Today, President Biden designated Avi Kwa Ame as a national monument to protect the ancestral lands of the Fort Mojave Tribe. In response to the designation, Maite Arce, president and CEO of Hispanic Access Foundation, released the following statement:
“We applaud the administration for designating the Avi Kwa Ame National Monument. Located in southern Nevada, the 450,000 acres is the ancestral home of 10 Yuman-speaking tribes. The land is rich in both its beauty and history, and now, it can be protected for future generations to come.
“About 30 percent of Nevada’s population is made up of Latinos. Protecting this public land increases access to nature for its nearby Latino communities, so they can enjoy the benefits of the outdoors. A National Monument increases recreational opportunities like hiking, stargazing, bird watching, etc. for everyone to enjoy.
“For many years, the Yuman tribes have held beliefs that the mountain is the spiritual birthplace of the tribes, where ancestors emerged into this world. In addition to its spiritual history, the land has important natural wonders. It’s home to some of the oldest and largest Joshua trees and has the largest area of high quality tortoise habitat. It also provides a migration corridor for wildlife like bighorn sheep and migratory birds.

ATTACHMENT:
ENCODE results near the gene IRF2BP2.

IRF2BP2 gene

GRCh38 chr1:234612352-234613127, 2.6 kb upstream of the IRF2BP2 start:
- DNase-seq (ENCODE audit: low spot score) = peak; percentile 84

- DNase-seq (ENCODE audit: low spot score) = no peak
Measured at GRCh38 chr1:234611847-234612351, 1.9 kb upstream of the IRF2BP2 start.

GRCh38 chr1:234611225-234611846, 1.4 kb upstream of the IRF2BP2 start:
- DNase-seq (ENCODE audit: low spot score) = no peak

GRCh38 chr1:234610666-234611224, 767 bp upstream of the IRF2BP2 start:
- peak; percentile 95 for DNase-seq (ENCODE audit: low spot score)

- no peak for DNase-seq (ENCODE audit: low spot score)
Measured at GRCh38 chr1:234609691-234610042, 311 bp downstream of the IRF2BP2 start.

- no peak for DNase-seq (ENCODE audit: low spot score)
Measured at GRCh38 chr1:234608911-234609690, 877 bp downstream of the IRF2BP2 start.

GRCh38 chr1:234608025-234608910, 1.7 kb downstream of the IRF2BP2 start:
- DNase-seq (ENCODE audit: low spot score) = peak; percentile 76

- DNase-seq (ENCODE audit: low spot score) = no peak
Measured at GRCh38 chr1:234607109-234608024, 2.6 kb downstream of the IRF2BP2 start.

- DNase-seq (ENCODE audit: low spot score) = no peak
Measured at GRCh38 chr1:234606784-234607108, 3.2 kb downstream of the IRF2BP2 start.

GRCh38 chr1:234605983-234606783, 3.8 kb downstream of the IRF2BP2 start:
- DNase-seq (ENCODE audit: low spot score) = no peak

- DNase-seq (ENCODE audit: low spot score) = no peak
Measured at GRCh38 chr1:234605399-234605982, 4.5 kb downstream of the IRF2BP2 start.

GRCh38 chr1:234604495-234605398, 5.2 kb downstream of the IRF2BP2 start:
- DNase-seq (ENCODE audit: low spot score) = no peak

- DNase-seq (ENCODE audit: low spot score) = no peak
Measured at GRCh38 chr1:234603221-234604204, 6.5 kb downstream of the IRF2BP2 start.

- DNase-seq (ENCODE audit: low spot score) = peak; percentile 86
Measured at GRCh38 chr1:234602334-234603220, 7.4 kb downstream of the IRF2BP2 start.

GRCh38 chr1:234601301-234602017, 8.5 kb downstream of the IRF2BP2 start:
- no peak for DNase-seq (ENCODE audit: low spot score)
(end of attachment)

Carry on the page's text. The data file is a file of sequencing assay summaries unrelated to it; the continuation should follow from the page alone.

“We all share a strong moral obligation to be good stewards of our public lands and to intentionally preserve and celebrate the diverse cultural heritage that makes up this nation. By establishing the Avi Kwa Ame National Monument, we can ensure that future generations can enjoy and learn from these special places, and more national monuments represent the diverse communities that make this country great.
In September 2019, the Fort Mojave Indian Tribe first sent a letter to the Nevada delegation requesting the area be protected as a national monument. Avi Kwa Ame is now the fourth national monument in Nevada and is President Biden’s second new monument designation since he took office.